Several locations along the path may be potential ‘hotspots’ for eclipse visitors to congregate. These are those with the best chances of good weather; those with outstanding nature opportunities, and those with something of unique interest.

For example, Grand Teton National Park is one of the few parks along the path. This region is already a high demand tourist area, already at full capacity during August over the last few years. Many people consider this to be the ‘ultimate’ eclipse viewing destination (I’m one of them – my tour is based in Teton village). But the region clearly will not be able to cope unless special considerations are made.

Similarly, Carbondale in Illinois may be another ‘hotspot’, as they are in the unique position of being at the ‘eclipse crossroads’ for the 2017 path and also the 2024 path. Also, Madras in Oregon was identified as having one of the best chances of clear skies, and was one of the first regions to reach full capacity.

If you are in an eclipse ‘hotspot’, then it is essential to develop action plans to avoid over-capacity. Worth exploring are options to control access, and the ability to pre-register interest, or having a lottery system for different venues. Also to be considered are access to food and toilets. It is a far less stressful experience for everybody if people know upfront that they can or cannot get to their preferred viewing location, rather than have to be turned away on the day. Preventing problems from occurring in the first place is in everyone’s interest.

Conclusion

Eclipse planning may be unique and have quite a few unknowns. All but the smallest communities have the expertise to plan a great eclipse experience and associated events for their community and visitors. All you need to do is remember the following: 

Eclipse planning approach - do what you already do, then scale up
There are many unknowns in eclipse planning, but you’ve got this!

If you are involved in planning for your community and want to talk through the issue of estimating numbers, or your eclipse plans in general, then feel free to get in touch for a free Zoom consultation.

30 Nov 2016

Why I help communities prepare for the total solar eclipse

Lecture to the crowds in Eidi on eclipse morning.
Addressing the Eidi community and my tour group with a pre-eclipse briefing on eclipse morning, 2015. (c) Independent Traveller, 2015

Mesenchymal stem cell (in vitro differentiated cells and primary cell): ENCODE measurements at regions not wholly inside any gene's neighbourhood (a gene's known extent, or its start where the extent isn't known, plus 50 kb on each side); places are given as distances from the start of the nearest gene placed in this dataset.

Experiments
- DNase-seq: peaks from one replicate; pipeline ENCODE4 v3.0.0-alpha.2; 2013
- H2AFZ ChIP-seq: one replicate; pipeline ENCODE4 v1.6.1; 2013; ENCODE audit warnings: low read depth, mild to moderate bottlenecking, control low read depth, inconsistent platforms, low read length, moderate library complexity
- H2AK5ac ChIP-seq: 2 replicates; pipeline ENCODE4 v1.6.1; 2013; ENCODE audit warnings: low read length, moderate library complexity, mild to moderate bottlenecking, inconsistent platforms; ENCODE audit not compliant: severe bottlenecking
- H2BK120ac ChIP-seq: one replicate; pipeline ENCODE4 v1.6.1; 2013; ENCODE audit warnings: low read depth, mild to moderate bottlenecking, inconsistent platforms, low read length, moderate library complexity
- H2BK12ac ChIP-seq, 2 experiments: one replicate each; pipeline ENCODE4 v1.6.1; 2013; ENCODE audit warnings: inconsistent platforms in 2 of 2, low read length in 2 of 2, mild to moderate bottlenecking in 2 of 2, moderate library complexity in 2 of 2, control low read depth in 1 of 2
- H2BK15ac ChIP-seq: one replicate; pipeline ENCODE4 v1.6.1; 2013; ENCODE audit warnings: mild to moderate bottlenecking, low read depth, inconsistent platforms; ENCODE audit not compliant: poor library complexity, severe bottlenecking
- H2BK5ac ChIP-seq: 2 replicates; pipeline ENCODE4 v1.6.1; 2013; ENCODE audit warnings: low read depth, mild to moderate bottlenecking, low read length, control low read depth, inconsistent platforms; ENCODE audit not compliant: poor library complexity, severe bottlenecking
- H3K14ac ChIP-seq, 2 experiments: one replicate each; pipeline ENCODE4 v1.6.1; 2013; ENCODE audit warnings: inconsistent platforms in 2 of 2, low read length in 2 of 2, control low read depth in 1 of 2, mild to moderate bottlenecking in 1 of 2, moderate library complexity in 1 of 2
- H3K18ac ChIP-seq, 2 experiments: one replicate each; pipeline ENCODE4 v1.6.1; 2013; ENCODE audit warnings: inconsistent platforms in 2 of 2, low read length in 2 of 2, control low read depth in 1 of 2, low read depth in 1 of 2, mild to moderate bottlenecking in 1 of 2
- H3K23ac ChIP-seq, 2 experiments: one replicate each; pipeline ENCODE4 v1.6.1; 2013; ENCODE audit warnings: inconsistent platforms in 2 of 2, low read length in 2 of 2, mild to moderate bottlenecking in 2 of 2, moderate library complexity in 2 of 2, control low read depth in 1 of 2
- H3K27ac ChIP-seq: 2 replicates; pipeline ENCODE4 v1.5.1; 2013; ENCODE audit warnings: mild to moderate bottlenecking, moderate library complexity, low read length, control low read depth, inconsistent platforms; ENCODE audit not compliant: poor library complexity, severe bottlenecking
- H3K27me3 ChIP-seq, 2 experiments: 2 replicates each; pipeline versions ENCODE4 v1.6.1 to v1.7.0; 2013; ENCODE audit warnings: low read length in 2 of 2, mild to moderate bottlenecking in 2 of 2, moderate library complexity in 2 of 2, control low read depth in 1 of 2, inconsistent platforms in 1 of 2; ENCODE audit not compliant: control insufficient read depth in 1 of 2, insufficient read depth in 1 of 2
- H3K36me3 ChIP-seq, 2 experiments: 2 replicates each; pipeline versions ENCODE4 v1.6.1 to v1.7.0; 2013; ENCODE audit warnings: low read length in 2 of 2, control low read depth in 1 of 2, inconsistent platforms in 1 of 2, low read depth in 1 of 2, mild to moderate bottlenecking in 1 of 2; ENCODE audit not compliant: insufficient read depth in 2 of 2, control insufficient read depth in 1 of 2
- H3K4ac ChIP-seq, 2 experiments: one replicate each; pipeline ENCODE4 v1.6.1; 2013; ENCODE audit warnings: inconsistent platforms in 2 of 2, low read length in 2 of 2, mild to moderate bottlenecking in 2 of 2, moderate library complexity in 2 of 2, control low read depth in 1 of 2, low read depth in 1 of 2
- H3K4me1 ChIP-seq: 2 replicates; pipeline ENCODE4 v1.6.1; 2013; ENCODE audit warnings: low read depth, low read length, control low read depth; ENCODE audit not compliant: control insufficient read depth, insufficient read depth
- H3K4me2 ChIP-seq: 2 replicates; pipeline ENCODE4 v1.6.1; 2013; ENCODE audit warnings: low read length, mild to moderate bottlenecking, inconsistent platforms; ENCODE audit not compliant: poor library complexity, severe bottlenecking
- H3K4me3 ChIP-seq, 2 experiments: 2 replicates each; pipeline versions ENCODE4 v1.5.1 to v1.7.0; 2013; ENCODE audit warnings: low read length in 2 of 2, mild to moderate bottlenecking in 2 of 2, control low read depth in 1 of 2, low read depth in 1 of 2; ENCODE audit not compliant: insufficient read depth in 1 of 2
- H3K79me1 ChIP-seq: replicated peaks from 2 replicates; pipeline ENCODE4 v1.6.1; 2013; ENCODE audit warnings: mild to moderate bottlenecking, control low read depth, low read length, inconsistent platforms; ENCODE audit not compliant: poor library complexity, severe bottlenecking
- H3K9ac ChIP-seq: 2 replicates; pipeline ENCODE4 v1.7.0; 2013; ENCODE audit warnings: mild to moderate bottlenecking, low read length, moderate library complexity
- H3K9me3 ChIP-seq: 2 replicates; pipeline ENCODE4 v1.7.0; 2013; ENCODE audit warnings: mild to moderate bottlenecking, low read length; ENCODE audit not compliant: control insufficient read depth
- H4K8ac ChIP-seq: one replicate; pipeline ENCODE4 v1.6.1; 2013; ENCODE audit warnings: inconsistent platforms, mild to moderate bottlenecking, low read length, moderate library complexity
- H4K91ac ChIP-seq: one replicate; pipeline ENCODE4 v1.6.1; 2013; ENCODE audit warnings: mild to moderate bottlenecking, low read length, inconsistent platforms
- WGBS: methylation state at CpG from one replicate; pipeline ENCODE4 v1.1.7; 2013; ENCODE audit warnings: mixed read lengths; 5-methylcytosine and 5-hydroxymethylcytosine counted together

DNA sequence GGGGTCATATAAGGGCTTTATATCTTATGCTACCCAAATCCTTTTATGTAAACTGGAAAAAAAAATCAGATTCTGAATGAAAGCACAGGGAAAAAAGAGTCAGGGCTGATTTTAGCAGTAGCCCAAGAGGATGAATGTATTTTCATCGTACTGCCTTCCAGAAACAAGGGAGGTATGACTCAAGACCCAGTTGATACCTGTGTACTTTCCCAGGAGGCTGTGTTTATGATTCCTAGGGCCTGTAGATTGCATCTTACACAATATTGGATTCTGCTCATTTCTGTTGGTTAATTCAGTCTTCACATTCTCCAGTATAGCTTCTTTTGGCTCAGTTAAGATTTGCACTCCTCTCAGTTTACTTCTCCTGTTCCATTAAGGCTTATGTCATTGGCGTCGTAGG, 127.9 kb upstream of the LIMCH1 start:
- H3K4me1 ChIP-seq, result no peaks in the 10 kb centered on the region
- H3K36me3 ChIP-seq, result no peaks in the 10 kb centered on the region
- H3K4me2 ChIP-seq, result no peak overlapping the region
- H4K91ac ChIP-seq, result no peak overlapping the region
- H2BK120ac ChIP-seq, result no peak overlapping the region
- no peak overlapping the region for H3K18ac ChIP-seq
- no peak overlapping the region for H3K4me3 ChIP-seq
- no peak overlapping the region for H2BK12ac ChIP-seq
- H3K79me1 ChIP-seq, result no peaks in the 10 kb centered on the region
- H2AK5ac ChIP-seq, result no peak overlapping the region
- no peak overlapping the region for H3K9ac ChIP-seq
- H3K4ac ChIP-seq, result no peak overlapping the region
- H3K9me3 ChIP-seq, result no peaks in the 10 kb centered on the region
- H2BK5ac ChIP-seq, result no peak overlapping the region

When a total eclipse occurs in your community, residents and visitors alike will remember it for a lifetime. Having been involved in community eclipse planning for several years now, both within my own community in Australia in 2012, and then as the Eclipse Consultant in the Faroe Islands for 2015, I know from personal experience that it is a challenging, exciting and hugely rewarding role.

A total solar eclipse usually occurs in regions that have no living memory of such an event. Even those who are put in charge of planning for it have never experienced the phenomenon. The community, therefore, will not know what an eclipse is, what it means for them and what they should do to prepare. Having chased eclipses around the world for 18 years, I have seen many regions who have been ill-prepared, or that have failed to take advantage of this unique opportunity to benefit their region. So many times I have heard the comment “we had no idea it was going to be so big!”

From eclipse chaser to eclipse planner 

The turning point for me was the total eclipse of 2012, when the path of totality occurred in my home region of North Queensland, Australia. For the first time, I was a local within the community in the lead up to the eclipse. This gave me unique insights into the local perspective – and highlighted that key eclipse messages were not getting through. I spoke to many people who did not see that the eclipse was relevant to them, with some stating they were planning to leave the region to ‘avoid the chaos’.

I then went to work doing as much outreach as I could to ensure that my fellow locals knew the eclipse wasn’t just for tourists or scientists – but rather a special event for the whole community. And boy was it special! There is nothing like seeing a total eclipse in your home community.

I was already interviewing locals before and after the eclipse for my own eclipse research. I included eclipse planners in these interviews to capture the planning process. I learned some important things about eclipse planning – what worked, what didn’t, what was overlooked, and what would be done differently. Hindsight can be a wonderful thing.

Applying lessons from research and practice

I then put these hindsight lessons into practice, and started visiting and engaging with the key organisations in the Faroe Islands in preparation for the March 2015 total eclipse. I felt very privileged to be a part of that wonderful, small, and friendly community as their Eclipse Planning Consultant. I visited several times – two years before the eclipse, and again the year before, and finally relocating there in the weeks before the eclipse. My role was to help with the final stages of planning, prepare materials, and to engage with stakeholders and the community through events and the local media. I also helped coordinate what was to become the media frenzy that occurs in the days before every eclipse.   The wonderful Faroese were ready and waiting for the eclipse and embraced it – and me – with open arms.  The eclipse was wonderful – even though it was cloudy. I will always feel a part of the community there, and still feel so privileged that I could help.